1. ^ a b BirdLife International (2016). "Aythya affinis". IUCN Red List of Threatened Species. 2016: e.T22680402A92861095. doi:10.2305/IUCN.UK.2016-3.RLTS.T22680402A92861095.en. Retrieved 12 November 2021.
  2. ^ a b c d e f g h i j Lesser scaup Archived 2008-01-02 at the Wayback Machine. Ducks Unlimited
  3. ^ a b c d e f g h i j k l m Carboneras, Carles (1992): 121. Lesser Scaup. In: del Hoyo, Josep; Elliott, Andrew & Sargatal, Jordi (eds.): Handbook of Birds of the World (Vol. 1: Ostrich to Ducks): 618-619, plate 48. Lynx Edicions, Barcelona. ISBN 84-87334-10-5
  4. ^ Livezey, Brad C. (1998). "A phylogenetic analysis of modern pochards (Anatidae: Aythyini)" (PDF). Auk. 113 (1): 74–93. doi:10.2307/4088937. JSTOR 4088937.
  5. ^ Jobling, James A (2010). The Helm Dictionary of Scientific Bird Names. London: Christopher Helm. pp. 35, 64. ISBN 978-1-4081-2501-4.
  6. ^ a b Lesser Scaup. The Cornell Lab of Ornithology. allaboutbirds.org
  7. ^ a b c d e f g h i Madge, Steve & Burn, Hilary (1987): Wildfowl: an identification guide to the ducks, geese and swans of the world. Christopher Helm, London. ISBN 0-7470-2201-1
  8. ^ a b c d e f g h Duck of the Month – Lesser Scaup. Ducks Unlimited
  9. ^ Trauger, David L. (1 April 1974). "Eye Color of Female Lesser Scaup in Relation to Age" (PDF). The Auk. 91 (2): 243–254.
  10. ^ Sibley, David (2014). The Sibley guide to birds. Scott & Nix (2 ed.). New York. ISBN 978-0-307-95790-0. OCLC 869807502.{{cite book}}: CS1 maint: location missing publisher (link)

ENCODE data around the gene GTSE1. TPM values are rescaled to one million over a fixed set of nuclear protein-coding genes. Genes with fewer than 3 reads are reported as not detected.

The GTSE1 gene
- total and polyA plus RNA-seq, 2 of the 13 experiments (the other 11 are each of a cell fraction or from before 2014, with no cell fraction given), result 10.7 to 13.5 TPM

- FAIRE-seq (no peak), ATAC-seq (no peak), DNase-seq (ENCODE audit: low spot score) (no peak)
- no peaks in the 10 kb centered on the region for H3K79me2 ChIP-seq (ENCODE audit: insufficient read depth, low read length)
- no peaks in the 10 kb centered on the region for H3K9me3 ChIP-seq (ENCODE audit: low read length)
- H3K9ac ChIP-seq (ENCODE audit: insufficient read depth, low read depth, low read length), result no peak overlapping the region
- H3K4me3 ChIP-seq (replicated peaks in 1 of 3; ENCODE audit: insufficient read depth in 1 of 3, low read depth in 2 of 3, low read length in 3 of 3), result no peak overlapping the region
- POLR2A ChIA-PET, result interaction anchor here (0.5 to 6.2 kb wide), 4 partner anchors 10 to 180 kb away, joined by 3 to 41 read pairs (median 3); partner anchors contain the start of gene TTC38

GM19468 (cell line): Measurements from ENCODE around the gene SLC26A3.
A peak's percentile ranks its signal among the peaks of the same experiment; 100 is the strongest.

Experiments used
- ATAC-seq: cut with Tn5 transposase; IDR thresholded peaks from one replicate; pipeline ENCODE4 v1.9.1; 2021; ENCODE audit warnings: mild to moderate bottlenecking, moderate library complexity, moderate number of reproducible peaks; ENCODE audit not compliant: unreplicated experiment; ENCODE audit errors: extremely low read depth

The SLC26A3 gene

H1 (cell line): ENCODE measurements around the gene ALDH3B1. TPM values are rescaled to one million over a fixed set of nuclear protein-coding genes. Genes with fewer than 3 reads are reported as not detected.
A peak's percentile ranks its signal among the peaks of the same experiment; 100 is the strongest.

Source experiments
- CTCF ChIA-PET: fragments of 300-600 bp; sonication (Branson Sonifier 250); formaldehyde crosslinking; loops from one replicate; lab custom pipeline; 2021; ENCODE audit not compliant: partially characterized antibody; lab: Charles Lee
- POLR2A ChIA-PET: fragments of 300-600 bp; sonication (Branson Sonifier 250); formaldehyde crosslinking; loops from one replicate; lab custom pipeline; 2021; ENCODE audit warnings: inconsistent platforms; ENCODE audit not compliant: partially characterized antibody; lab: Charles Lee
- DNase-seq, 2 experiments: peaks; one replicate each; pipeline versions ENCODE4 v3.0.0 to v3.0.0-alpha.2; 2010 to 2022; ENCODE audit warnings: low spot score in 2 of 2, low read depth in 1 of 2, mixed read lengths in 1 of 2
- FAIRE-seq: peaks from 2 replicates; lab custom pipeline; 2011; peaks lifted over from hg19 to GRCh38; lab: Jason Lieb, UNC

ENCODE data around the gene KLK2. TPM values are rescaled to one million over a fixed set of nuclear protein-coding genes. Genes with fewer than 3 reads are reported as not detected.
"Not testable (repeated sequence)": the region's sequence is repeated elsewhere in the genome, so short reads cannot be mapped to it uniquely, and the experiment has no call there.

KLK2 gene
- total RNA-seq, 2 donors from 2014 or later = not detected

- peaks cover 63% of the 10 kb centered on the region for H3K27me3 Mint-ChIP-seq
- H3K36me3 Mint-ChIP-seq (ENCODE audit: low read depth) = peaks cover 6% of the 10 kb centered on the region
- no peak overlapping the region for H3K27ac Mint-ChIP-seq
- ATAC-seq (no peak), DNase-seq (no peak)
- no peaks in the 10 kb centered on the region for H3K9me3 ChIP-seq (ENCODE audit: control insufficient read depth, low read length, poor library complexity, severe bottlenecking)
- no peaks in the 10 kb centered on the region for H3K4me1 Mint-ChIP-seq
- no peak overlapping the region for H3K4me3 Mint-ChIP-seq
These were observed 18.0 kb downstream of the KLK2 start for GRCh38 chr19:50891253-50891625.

11. ^ a b R. Wagstaffe (1978-12-01). Type Specimens of Birds in the Merseyside County Museums (formerly City of Liverpool Museums).
  12. ^ Olson, Storrs L.; James, Helen F.; Meister, Charles A. (1981). "Winter field notes and specimen weights of Cayman Island Birds" (PDF). Bull. B.O.C. 101 (3): 339–346.
  13. ^ Herrera, Néstor; Rivera, Roberto; Ibarra Portillo; Ricardo; Rodríguez, Wilfredo (2006). "Nuevos registros para la avifauna de El Salvador" [New records for the avifauna of El Salvador] (PDF). Boletín de la Sociedad Antioqueña de Ornitología (in Spanish and English). 16 (2): 1–19.
  14. ^ Evans, Graham (1987). "Britain's first Lesser Scaup". Twitching. 1 (3): 65–66. Archived from the original on 5 August 2012.{{cite journal}}: CS1 maint: unfit URL (link)
  15. ^ Kerkhove, Thomas R. H.; Pineau, Kévin; Beel, Carl; Claessens, Olivier; Ingels, Johan (2020). "Vagrant Ring-necked Duck Aythya collaris and Lesser Scaup A. affinis in French Guiana and Suriname". Cotinga. 42: 24–26.
  16. ^ Wiles, Gary J.; Johnson, Nathan C.; de Cruz, Justine B.; Dutson, Guy; Camacho, Vicente A.; Kepler, Angela Kay; Vice, Daniel S.; Garrett, Kimball L.; Kessler, Curt C.; Pratt, H. Douglas (2004). "New and Noteworthy Bird Records for Micronesia, 1986–2003". Micronesica. 37 (1): 69–96. Archived from the original on 2009-05-05.
  17. ^ Lesser Scaup ‘’Aythya affinis’’ (Eyton, 1838). British Trust for Ornithology
  18. ^ a b Custer, Christine M.; Custer, Thomas W. (1996). "Food habits of diving ducks in the Great Lakes after the zebra mussel invasion" (PDF). Journal of Field Ornithology. 67 (1): 86–99.
  19. ^ Aythya affinis life history data. genomics.senescence.info

Further reading[edit]

External links[edit]